|My first sister and I, circa 1982|
Most first kids eventually get the fortune of holding their little sibling, just like I did when my first sister arrived. They get to observe them nurse and have their diaper changed, they watch for smiles and tears, they listen for coohs and cries and laughs. They learn how to help out and nurture and then one day, the little wordless sibling morphs into a little playmate. And the rest is predictably beautiful, as the story goes, a future filled with friendship and angst and fighting over the front seat.
My social little Stella is navigating a different journey. She is learning about death and about life, how elusive and tragic and beautiful it can be. She is facing sadness and heartache, things that she knows very little about. And without knowing it just yet, she is missing out on the beautifully complexities of siblinghood.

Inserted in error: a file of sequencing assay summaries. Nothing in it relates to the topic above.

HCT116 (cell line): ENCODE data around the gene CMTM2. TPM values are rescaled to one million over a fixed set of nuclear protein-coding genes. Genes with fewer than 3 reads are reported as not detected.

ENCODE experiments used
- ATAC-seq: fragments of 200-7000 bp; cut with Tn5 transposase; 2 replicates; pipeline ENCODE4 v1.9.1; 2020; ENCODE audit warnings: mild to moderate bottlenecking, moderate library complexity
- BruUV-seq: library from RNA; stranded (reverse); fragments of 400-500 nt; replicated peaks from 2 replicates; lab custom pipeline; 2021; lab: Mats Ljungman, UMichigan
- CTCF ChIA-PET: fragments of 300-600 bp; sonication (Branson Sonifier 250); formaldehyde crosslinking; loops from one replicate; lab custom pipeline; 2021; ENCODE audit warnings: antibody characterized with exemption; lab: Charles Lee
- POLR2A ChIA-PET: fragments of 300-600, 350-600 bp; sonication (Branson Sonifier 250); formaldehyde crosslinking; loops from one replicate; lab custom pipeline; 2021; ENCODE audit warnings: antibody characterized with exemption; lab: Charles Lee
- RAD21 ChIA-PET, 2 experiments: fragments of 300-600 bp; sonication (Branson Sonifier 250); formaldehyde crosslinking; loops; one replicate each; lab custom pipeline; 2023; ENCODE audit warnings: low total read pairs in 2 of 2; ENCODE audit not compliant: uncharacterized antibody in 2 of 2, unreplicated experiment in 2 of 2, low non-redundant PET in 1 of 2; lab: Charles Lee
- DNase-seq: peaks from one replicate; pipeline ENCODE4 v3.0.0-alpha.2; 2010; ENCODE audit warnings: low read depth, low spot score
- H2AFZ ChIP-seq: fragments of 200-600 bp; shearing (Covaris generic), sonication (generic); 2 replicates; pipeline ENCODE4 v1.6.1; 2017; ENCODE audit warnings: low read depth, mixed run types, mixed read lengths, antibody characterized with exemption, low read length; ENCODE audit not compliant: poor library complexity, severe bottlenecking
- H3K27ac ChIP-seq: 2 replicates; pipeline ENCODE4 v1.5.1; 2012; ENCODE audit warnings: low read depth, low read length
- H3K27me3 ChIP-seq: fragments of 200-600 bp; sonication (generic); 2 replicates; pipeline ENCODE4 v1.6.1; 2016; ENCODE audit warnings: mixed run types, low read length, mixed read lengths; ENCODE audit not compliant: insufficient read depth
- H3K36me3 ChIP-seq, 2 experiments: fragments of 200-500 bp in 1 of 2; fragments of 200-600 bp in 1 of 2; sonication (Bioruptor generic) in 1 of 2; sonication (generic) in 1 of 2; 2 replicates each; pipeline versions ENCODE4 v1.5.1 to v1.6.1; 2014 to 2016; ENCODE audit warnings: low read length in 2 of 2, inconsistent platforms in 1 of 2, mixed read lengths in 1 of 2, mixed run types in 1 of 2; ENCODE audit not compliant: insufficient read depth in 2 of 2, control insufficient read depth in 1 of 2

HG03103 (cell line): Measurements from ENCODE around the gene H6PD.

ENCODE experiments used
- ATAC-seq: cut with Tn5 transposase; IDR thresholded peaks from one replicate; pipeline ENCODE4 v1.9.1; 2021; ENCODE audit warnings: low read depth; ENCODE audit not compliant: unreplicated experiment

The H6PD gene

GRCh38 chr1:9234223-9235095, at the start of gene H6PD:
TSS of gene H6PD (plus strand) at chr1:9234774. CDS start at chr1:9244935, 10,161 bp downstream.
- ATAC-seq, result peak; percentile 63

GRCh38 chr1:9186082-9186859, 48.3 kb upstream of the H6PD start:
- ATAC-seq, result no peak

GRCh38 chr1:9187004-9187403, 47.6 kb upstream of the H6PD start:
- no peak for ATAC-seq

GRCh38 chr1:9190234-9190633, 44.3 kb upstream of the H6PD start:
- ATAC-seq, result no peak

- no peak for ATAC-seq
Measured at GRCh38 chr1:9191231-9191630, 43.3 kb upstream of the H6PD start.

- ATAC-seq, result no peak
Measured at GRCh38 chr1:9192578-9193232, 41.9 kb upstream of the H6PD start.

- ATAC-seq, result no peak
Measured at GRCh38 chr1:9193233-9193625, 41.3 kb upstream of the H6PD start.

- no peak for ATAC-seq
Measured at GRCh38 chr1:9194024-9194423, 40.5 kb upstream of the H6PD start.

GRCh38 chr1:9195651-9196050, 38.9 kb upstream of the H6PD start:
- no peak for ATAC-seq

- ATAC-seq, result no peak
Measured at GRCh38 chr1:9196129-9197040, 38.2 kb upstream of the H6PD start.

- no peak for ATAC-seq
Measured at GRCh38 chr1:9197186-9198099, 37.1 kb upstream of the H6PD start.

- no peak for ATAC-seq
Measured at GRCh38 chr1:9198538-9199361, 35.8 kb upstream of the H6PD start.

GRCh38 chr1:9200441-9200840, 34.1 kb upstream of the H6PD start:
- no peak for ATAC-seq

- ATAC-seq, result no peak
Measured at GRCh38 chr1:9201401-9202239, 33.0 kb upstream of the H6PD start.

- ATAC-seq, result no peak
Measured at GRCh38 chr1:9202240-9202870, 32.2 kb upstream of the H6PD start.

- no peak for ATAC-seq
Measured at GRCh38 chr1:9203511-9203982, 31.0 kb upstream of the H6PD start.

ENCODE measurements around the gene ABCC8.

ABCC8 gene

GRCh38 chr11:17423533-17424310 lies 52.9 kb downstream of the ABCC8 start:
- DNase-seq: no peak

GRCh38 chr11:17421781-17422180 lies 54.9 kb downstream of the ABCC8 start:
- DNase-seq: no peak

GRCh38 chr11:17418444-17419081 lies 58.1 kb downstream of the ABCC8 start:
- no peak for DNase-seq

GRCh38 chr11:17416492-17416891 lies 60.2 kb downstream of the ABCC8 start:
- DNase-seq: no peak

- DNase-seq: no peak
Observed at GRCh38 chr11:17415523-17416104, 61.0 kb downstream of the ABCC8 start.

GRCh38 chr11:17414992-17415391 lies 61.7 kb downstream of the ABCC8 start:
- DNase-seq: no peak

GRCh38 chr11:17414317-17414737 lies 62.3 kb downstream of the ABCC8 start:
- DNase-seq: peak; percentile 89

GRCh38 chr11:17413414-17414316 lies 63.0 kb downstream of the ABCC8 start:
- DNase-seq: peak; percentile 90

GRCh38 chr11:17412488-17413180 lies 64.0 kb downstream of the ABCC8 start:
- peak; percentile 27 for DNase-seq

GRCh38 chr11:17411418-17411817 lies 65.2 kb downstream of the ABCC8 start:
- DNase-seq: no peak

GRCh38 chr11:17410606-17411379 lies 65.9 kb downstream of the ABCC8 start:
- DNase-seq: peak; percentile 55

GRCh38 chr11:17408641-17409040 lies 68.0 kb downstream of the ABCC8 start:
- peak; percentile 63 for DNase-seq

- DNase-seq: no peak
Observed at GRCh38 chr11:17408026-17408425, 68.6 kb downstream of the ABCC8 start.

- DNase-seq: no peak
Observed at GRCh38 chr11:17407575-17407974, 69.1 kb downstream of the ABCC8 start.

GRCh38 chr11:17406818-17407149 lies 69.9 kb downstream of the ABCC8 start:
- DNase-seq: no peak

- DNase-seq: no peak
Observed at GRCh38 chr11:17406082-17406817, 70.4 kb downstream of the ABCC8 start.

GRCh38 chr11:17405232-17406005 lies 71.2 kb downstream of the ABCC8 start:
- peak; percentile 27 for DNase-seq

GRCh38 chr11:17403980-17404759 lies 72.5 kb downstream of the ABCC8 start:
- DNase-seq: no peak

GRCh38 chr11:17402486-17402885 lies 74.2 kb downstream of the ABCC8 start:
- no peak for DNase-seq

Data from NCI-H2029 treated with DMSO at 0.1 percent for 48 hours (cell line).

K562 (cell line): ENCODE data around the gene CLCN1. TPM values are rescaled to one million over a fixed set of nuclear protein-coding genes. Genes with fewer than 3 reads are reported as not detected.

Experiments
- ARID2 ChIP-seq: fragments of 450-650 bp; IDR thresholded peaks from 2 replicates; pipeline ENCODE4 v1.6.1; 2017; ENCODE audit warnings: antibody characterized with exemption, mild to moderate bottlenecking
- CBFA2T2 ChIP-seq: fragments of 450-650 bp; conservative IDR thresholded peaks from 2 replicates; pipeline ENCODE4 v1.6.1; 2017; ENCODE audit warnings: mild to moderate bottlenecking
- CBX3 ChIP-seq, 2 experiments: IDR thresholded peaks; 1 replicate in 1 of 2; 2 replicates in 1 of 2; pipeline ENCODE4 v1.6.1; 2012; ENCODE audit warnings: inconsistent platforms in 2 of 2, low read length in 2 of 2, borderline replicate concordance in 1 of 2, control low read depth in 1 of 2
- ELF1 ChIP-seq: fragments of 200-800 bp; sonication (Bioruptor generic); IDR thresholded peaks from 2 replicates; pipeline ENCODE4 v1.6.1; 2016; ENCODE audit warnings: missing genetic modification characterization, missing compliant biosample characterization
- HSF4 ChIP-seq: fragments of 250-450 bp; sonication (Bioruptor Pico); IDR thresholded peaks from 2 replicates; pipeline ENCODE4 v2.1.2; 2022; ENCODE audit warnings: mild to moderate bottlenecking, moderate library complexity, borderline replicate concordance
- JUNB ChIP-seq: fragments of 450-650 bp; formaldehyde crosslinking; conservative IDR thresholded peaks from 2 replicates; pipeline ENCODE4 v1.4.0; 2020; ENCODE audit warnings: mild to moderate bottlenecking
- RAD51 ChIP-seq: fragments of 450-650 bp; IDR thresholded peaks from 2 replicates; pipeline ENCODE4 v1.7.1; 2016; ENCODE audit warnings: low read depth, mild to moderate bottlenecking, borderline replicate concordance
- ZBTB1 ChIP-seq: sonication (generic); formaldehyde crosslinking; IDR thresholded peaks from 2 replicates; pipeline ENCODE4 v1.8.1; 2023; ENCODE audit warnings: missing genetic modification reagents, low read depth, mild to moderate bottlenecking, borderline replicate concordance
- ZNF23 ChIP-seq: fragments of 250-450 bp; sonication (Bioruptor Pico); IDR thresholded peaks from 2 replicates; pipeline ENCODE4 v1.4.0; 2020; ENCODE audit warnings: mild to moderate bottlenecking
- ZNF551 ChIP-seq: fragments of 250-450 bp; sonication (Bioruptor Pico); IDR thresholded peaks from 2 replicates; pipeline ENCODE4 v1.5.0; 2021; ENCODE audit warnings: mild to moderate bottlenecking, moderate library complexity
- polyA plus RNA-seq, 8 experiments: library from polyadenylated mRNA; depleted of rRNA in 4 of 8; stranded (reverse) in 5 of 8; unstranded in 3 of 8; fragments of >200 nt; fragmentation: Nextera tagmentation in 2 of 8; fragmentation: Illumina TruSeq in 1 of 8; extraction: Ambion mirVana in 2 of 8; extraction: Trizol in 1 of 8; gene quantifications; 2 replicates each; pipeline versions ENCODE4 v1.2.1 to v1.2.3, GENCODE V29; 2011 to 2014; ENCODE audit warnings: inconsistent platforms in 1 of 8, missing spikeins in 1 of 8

The only way Stella can be a big sister is to think and talk about Margot, which she does every single day. She wants to see her ashes. She wants to drive up to Margot's river. She picks flowers and then asks if she can trade her flowers with Margot for one of Margot's rocks in a jar. When she is sad, she says it's because Margot died. When we recently asked her what it means to die, she stated in no uncertain terms, "Margot die. Squish a bug it die. Mamma almost die." Yep.
And then yesterday in the car, out of the clear blue, using her new multi-sentence speaking abilities, she said:
"after school i'm gonna put on my wings and fly like tinkerbell and like airplane and i'm gonna look for margot and i'm gonna put margot in my belly and fly to my home and put margot in momma's belly and say 'YEAH!!!' and then say, 'does that feel better?' and i'm gonna put my wings back in my room with george and say 'YOUR WELCOME!!!"